When a loved one dies while working abroad or as an ex-pat, they are subjected to the laws of the country they died.
During this time, you might have a lot of questions, like how can you communicate with individuals in a foreign country? Who can you turn to for help? What should you do? To help you know what to do when a loved one dies overseas, here are key points to look at:
1. Register the Death
You must register the death of your family member or traveling company with the local authority in the country where the victim diet. To do this, you will have to visit the municipal office.
The local authority may give you two different documents that you must return the deceased body to the motherland country.
2. Ask for Help from Your Network
When a person dies abroad, there will be an overwhelming about of bureaucracy. Whether you have a friend who is in the State Department or a relative who speaks a foreign country’s language, contacting your network for help may provide different kinds of support.
3. Get a Death Certificate
You must get a death certificate for your family member immediately. Without this certificate, you can make claims on property or with a beneficiary designation like a retirement account.
Some countries are far much better compared to others when it comes to issuing a death certificate. Depending on the country, you can also opt for apostille Arizona services to legalize office documents.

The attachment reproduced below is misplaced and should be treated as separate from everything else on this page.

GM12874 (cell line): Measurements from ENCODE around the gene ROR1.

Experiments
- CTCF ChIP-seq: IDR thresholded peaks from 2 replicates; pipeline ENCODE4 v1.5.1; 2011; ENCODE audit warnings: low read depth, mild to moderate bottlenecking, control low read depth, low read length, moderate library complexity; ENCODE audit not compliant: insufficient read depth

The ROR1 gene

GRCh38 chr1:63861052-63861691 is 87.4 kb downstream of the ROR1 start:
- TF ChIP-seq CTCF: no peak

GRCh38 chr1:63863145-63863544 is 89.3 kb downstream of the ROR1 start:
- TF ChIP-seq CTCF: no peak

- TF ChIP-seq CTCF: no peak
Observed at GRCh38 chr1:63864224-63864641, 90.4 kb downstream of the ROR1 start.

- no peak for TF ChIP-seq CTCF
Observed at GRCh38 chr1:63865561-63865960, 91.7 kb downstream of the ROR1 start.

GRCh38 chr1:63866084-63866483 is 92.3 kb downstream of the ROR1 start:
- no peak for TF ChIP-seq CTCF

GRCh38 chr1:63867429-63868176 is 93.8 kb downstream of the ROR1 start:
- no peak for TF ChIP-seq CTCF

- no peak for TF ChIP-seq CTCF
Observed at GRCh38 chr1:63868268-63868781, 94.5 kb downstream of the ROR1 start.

In this case, your death certificate will only have an apostille certificate attached to original documents issued by a coroner or registrar.
4. Repatriate the Body of the Loved One
To repatriate the body of your loved one, you will need the services of a reliable funeral home or repatriation specialists. The costs of repatriation associated with bringing the body home might be steep.
Most travel health insurance policies cover all the costs involved in the overseas funeral. If you suspect that your loved one took insurance before the trip, look at the policy for repatriation coverage.
5. Carry Ashes Home
If you prefer cremating the body and taking the ashes home, you might need to take a certificate of cremation and death certificate.
Usually, different rules will apply to every country. So it would be best to reach out to the high commission or embassy for advice. If you are planning to use a plane to bring the ashes home, you should also first reach out to the airline to look at their guidelines and requirements.
6. Collect Personal Things
You would have to collect the loved one’s belongings if they died in a hospice or hospital. Many individuals find this difficult. However, the ward staff could be supportive and aware of your emotions.
Some of the valuables you can pick include a watch, cash, or jewelry. If there are some things you want to remain with the deceased, like a wedding ring, ensure you let the ward staff know.
It can be distressing when a loved one dies. However, it becomes more devastating if a person dies overseas and you have no idea of where to start.
In this case, the best course of action is to contact your network, embassy, or high commission for guidelines. This way, you will be able to handle the unfamiliar system.